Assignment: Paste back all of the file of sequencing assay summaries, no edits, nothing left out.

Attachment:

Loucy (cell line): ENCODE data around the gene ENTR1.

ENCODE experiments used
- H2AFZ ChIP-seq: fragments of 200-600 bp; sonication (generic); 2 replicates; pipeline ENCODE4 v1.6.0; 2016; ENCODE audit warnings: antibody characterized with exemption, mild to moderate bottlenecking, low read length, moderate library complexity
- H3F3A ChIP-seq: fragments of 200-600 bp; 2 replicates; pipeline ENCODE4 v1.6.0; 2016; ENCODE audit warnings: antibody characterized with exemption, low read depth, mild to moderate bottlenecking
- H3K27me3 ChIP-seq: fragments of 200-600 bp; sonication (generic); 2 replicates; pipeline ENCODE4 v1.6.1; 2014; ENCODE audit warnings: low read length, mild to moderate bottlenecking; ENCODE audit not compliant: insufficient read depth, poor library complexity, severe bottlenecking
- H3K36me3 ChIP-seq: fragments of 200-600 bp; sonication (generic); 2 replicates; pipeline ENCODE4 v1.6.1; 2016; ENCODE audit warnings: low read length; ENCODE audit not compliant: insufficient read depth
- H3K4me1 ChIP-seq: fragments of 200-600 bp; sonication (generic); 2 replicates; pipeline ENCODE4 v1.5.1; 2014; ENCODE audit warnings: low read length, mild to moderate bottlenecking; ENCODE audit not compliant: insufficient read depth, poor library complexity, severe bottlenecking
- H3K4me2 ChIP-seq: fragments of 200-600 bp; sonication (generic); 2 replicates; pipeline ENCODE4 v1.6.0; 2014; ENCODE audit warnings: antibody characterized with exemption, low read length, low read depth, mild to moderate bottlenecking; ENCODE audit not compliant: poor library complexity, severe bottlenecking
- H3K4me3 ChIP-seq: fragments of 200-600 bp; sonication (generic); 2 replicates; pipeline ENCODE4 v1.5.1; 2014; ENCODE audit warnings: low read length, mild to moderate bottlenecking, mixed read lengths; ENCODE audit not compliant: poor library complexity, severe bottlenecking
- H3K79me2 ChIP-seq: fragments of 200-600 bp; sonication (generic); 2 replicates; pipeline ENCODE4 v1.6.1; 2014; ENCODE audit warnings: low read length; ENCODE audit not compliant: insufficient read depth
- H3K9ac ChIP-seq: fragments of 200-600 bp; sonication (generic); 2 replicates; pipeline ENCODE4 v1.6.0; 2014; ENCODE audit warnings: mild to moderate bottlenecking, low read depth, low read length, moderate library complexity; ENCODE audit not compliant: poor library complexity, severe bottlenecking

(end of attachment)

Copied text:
Loucy (cell line): ENCODE data around the gene ENTR1.

ENCODE experiments used
- H2AFZ ChIP-seq: fragments of 200-600 bp; sonication (generic); 2 replicates; pipeline ENCODE4 v1.6.0; 2016; ENCODE audit warnings: antibody characterized with exemption, mild to moderate bottlenecking, low read length, moderate library complexity
- H3F3A ChIP-seq: fragments of 200-600 bp; 2 replicates; pipeline ENCODE4 v1.6.0; 2016; ENCODE audit warnings: antibody characterized with exemption, low read depth, mild to moderate bottlenecking
- H3K27me3 ChIP-seq: fragments of 200-600 bp; sonication (generic); 2 replicates; pipeline ENCODE4 v1.6.1; 2014; ENCODE audit warnings: low read length, mild to moderate bottlenecking; ENCODE audit not compliant: insufficient read depth, poor library complexity, severe bottlenecking
- H3K36me3 ChIP-seq: fragments of 200-600 bp; sonication (generic); 2 replicates; pipeline ENCODE4 v1.6.1; 2016; ENCODE audit warnings: low read length; ENCODE audit not compliant: insufficient read depth
- H3K4me1 ChIP-seq: fragments of 200-600 bp; sonication (generic); 2 replicates; pipeline ENCODE4 v1.5.1; 2014; ENCODE audit warnings: low read length, mild to moderate bottlenecking; ENCODE audit not compliant: insufficient read depth, poor library complexity, severe bottlenecking
- H3K4me2 ChIP-seq: fragments of 200-600 bp; sonication (generic); 2 replicates; pipeline ENCODE4 v1.6.0; 2014; ENCODE audit warnings: antibody characterized with exemption, low read length, low read depth, mild to moderate bottlenecking; ENCODE audit not compliant: poor library complexity, severe bottlenecking
- H3K4me3 ChIP-seq: fragments of 200-600 bp; sonication (generic); 2 replicates; pipeline ENCODE4 v1.5.1; 2014; ENCODE audit warnings: low read length, mild to moderate bottlenecking, mixed read lengths; ENCODE audit not compliant: poor library complexity, severe bottlenecking
- H3K79me2 ChIP-seq: fragments of 200-600 bp; sonication (generic); 2 replicates; pipeline ENCODE4 v1.6.1; 2014; ENCODE audit warnings: low read length; ENCODE audit not compliant: insufficient read depth
- H3K9ac ChIP-seq: fragments of 200-600 bp; sonication (generic); 2 replicates; pipeline ENCODE4 v1.6.0; 2014; ENCODE audit warnings: mild to moderate bottlenecking, low read depth, low read length, moderate library complexity; ENCODE audit not compliant: poor library complexity, severe bottlenecking